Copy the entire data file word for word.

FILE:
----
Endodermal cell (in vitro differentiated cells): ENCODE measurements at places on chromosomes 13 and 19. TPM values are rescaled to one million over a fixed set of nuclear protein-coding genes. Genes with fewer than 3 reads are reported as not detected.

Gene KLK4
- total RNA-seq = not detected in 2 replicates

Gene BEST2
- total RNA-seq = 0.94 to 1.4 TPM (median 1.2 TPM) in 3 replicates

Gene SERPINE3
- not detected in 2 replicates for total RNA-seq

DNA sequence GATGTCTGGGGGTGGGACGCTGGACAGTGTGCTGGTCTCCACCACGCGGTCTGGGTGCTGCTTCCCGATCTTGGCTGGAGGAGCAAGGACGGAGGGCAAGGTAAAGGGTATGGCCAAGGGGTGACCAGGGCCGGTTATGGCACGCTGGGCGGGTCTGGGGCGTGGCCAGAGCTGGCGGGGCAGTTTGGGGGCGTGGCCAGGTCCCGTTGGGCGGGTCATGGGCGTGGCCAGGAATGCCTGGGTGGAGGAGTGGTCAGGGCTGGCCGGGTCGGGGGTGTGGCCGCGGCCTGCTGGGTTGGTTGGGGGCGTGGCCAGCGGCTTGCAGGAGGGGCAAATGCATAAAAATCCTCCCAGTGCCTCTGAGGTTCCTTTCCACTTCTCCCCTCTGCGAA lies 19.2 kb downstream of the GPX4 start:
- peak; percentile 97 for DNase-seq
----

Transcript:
Endodermal cell (in vitro differentiated cells): ENCODE measurements at places on chromosomes 13 and 19. TPM values are rescaled to one million over a fixed set of nuclear protein-coding genes. Genes with fewer than 3 reads are reported as not detected.

Gene KLK4
- total RNA-seq = not detected in 2 replicates

Gene BEST2
- total RNA-seq = 0.94 to 1.4 TPM (median 1.2 TPM) in 3 replicates

Gene SERPINE3
- not detected in 2 replicates for total RNA-seq

DNA sequence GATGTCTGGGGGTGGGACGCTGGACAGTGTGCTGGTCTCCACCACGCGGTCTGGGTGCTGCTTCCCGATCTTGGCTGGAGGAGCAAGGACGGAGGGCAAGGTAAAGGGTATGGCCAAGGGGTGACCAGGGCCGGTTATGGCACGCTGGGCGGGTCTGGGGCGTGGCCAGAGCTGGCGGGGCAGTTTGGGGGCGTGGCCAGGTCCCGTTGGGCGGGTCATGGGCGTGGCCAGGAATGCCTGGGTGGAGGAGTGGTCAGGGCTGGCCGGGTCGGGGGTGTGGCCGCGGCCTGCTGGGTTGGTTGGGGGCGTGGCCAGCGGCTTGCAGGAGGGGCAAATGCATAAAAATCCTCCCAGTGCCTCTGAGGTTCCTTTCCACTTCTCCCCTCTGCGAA lies 19.2 kb downstream of the GPX4 start:
- peak; percentile 97 for DNase-seq